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♥ 2860 Notes / Wed May 8th, 2013 ≡ reblog
Jason and the Argonauts (1963)
Film still with stop motion animation
Directed by Don Chaffey (1917 - 1990), animated by Ray Harryhausen (1920 - 2013)
Ray Harryhausen died today, aged 92. RIP.
♥ 2452 Notes / Fri May 3rd, 2013 ≡ reblog
Tradition & Dialect, 2012
Ink, India ink, gouache, watercolor, typewriter on paper
22 x 20 in.
Courtesy of the artist and Gregory Lind Gallery, San Francisco
Work by this artist will be available at ArtPadSF 2013.
♥ 184 Notes / Sun Apr 7th, 2013 ≡ reblog
Anna Parkina. Zamki i Samki, 2008. Collage and gouache on paper, mounted on board, 41 x 43 cm.
♥ 1880 Notes / Thu Mar 21st, 2013 ≡ reblog
picking up the (non-virtual) brushes again. this one’s called “waiting for the barbarians”…enjoying this again.
here’s the link if you’re interested in buying the original artwork: http://goo.gl/T5Jvq
♥ 10982 Notes / Sun Mar 10th, 2013 ≡ reblog
The painting above is by a guy named Jonathan Meese. He seems like a real trip. Meese is some german version of an emotionally unstable Dave Grohl. I consider him my new fashion icon. he’s not okay. I like him.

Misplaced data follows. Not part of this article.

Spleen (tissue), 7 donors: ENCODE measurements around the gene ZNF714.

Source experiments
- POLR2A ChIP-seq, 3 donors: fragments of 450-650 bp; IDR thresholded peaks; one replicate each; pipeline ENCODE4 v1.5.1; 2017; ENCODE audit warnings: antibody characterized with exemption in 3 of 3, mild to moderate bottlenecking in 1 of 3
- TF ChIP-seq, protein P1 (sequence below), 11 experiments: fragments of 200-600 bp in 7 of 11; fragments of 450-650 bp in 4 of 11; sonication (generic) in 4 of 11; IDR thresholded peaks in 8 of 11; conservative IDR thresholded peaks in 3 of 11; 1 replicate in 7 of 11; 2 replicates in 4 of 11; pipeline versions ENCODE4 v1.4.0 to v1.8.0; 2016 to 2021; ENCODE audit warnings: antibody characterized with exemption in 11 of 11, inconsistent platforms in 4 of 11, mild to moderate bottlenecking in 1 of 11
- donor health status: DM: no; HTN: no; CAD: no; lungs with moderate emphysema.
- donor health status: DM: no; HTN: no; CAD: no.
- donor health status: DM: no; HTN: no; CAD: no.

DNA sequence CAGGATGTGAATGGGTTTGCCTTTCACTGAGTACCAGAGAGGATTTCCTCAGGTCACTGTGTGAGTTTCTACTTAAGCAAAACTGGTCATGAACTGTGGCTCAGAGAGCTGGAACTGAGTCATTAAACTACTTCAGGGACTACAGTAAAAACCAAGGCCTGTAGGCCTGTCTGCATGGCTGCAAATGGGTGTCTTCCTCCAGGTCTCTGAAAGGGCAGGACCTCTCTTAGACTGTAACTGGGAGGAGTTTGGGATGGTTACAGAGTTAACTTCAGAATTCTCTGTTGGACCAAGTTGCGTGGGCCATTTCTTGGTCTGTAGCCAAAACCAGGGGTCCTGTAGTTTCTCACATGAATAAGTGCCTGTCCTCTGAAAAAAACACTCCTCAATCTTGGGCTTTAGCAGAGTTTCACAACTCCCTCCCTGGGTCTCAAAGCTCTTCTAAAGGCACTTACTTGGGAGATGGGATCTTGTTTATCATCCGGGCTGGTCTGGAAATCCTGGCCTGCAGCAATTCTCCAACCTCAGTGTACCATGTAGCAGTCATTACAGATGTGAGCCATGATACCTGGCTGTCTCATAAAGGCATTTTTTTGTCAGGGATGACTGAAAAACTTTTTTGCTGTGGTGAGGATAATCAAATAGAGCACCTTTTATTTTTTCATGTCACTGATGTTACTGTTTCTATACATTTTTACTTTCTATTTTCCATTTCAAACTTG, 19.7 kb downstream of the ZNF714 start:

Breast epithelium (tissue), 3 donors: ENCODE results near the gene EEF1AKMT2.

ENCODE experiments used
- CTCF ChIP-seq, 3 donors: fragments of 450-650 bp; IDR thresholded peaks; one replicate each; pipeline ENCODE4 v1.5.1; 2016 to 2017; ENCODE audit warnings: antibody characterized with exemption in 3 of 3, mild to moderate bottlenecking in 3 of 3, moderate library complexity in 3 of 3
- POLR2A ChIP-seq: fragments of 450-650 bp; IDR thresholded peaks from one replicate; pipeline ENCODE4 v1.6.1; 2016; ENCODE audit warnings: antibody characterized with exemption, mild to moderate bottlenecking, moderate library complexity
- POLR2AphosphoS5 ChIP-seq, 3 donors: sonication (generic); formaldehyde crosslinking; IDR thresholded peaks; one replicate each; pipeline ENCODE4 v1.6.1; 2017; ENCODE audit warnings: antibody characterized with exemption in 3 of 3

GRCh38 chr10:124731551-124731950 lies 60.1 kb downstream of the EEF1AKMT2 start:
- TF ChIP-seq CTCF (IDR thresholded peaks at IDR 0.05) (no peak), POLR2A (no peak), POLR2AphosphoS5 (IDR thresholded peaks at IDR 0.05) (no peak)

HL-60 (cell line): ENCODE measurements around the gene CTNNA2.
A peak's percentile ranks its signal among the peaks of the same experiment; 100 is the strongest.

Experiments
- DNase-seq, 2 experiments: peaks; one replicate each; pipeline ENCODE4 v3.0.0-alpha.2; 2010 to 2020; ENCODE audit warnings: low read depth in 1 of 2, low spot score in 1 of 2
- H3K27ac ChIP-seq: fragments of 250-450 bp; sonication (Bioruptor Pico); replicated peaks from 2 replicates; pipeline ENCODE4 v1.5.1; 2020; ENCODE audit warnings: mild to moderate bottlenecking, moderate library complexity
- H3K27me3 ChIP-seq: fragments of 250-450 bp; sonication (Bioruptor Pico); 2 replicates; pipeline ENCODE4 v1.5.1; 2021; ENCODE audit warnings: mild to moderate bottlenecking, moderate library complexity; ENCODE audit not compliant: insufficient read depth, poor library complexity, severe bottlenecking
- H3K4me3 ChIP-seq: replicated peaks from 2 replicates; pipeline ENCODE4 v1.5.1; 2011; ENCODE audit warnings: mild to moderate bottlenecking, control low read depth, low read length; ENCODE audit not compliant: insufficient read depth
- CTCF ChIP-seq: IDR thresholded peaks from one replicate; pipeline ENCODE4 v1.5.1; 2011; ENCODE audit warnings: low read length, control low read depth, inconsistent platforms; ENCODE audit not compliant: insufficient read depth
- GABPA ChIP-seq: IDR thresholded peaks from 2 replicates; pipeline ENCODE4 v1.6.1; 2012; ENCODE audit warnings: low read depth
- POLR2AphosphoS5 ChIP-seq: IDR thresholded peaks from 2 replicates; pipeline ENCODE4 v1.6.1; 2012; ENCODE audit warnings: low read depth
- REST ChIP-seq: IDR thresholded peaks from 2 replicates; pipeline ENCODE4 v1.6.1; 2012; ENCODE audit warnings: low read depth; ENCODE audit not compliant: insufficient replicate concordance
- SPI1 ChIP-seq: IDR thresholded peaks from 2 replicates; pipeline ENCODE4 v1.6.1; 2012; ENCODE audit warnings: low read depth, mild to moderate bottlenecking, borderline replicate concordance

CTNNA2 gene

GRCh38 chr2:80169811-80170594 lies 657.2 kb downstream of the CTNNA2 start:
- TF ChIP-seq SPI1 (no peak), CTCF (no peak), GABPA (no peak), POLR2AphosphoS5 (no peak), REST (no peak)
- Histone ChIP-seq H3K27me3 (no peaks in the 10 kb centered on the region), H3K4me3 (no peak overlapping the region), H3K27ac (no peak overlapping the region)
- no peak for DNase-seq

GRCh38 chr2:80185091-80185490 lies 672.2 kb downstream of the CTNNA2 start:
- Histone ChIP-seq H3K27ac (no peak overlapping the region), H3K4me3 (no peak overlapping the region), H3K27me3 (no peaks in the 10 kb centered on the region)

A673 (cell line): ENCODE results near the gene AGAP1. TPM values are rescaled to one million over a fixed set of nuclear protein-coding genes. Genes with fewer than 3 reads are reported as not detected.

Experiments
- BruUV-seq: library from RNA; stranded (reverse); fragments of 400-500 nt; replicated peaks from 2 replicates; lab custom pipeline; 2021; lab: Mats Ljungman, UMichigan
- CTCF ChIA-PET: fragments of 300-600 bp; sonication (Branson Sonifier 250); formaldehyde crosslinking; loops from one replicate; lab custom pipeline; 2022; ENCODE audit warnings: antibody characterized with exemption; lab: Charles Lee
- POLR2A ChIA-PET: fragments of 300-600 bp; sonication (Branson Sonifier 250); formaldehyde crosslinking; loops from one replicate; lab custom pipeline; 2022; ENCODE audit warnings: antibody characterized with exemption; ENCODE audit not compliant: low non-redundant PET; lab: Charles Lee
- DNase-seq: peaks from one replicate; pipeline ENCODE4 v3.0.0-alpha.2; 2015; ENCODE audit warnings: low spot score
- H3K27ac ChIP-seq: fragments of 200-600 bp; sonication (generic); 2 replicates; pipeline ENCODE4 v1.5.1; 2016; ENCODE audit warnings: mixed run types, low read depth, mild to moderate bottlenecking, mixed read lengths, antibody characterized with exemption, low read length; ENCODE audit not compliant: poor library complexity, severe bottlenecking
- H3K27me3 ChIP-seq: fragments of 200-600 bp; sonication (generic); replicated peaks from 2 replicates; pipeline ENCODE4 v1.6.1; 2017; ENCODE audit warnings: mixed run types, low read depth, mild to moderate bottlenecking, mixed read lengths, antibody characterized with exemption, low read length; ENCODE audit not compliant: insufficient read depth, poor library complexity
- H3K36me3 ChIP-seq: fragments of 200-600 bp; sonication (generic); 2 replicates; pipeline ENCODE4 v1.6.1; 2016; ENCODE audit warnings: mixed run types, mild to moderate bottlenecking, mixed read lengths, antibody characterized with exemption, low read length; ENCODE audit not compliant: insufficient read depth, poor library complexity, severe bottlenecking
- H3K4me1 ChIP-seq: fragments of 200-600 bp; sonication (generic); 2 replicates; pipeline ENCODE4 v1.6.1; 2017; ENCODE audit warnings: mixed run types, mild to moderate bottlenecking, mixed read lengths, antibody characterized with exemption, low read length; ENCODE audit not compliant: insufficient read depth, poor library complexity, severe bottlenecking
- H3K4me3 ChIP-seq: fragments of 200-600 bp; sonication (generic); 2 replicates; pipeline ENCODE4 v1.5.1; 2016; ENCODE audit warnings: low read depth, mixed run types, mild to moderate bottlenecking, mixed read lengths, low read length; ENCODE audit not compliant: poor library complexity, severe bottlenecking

His painting stood out to me because it was big and angry and silly and he made a swastika on it which is truly taking a dump on a thing you’re in theory trying to sell. Watch the video above to hear his rationale behind this and also his leering psychobabble and riff on scarlet johansson as pure art.
I’m not saying his work is heroic. It just stood out given the context. I do like the paintings in the end. He seems genuinely fucking crazy in a good way I guess. He is a raging ambivalent.
♥ 7768 Notes / Sun Mar 3rd, 2013 ≡ reblog
♥ 2483 Notes / Thu Feb 21st, 2013 ≡ reblog
Yue Minjun (b. 1962)
♥ 5243 Notes / Thu Feb 21st, 2013 ≡ reblog
February 19, 1473. Nicolaus Copernicus was born on this date, 540 years ago. Copernicus was a Renaissance astronomer and mathematician. He lived at a time when people believed Earth lay enclosed within crystal spheres at the center of the universe. Can you picture the leap of imagination required for him to conceive of a sun-centered universe? The publication of Copernicus’ book – De revolutionibus orbium coelestium (On the Revolutions of the Celestial Spheres) – just before his death in 1543, set the stage for all of modern astronomy. Today, people speak of his work as the Copernican Revolution.